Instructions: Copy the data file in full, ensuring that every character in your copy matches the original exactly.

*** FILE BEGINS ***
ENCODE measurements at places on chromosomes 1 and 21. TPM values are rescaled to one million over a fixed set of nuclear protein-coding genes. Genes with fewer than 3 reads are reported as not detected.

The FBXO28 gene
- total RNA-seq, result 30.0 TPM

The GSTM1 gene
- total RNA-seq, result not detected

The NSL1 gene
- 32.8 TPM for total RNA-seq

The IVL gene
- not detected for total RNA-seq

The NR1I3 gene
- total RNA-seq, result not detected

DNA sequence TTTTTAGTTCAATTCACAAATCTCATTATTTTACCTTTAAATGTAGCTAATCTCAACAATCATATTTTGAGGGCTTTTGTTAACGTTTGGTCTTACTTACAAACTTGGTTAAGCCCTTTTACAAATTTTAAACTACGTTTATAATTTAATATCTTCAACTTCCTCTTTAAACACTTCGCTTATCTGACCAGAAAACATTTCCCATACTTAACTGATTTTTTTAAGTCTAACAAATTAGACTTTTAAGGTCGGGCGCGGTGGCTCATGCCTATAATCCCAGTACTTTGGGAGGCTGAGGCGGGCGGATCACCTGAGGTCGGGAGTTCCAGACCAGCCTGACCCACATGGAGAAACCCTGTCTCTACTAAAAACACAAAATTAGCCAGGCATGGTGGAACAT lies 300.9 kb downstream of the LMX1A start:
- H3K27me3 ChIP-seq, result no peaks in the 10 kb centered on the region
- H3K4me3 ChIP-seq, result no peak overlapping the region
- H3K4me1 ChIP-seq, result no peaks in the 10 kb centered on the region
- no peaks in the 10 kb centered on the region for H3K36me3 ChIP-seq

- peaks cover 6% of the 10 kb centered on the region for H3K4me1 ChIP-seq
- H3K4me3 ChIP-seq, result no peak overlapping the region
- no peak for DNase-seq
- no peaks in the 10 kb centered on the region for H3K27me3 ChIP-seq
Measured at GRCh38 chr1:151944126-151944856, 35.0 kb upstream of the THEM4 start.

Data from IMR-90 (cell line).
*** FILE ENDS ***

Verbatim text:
ENCODE measurements at places on chromosomes 1 and 21. TPM values are rescaled to one million over a fixed set of nuclear protein-coding genes. Genes with fewer than 3 reads are reported as not detected.

The FBXO28 gene
- total RNA-seq, result 30.0 TPM

The GSTM1 gene
- total RNA-seq, result not detected

The NSL1 gene
- 32.8 TPM for total RNA-seq

The IVL gene
- not detected for total RNA-seq

The NR1I3 gene
- total RNA-seq, result not detected

DNA sequence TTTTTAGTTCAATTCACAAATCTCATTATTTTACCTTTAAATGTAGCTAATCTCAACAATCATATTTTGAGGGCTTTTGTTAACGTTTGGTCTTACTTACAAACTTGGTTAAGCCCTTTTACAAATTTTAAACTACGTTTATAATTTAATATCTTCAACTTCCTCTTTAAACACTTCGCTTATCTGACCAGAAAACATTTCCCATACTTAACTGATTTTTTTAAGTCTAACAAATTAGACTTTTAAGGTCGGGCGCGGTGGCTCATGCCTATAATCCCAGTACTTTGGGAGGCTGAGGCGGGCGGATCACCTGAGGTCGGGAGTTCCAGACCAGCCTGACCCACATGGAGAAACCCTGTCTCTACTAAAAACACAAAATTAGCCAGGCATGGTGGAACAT lies 300.9 kb downstream of the LMX1A start:
- H3K27me3 ChIP-seq, result no peaks in the 10 kb centered on the region
- H3K4me3 ChIP-seq, result no peak overlapping the region
- H3K4me1 ChIP-seq, result no peaks in the 10 kb centered on the region
- no peaks in the 10 kb centered on the region for H3K36me3 ChIP-seq

- peaks cover 6% of the 10 kb centered on the region for H3K4me1 ChIP-seq
- H3K4me3 ChIP-seq, result no peak overlapping the region
- no peak for DNase-seq
- no peaks in the 10 kb centered on the region for H3K27me3 ChIP-seq
Measured at GRCh38 chr1:151944126-151944856, 35.0 kb upstream of the THEM4 start.

Data from IMR-90 (cell line).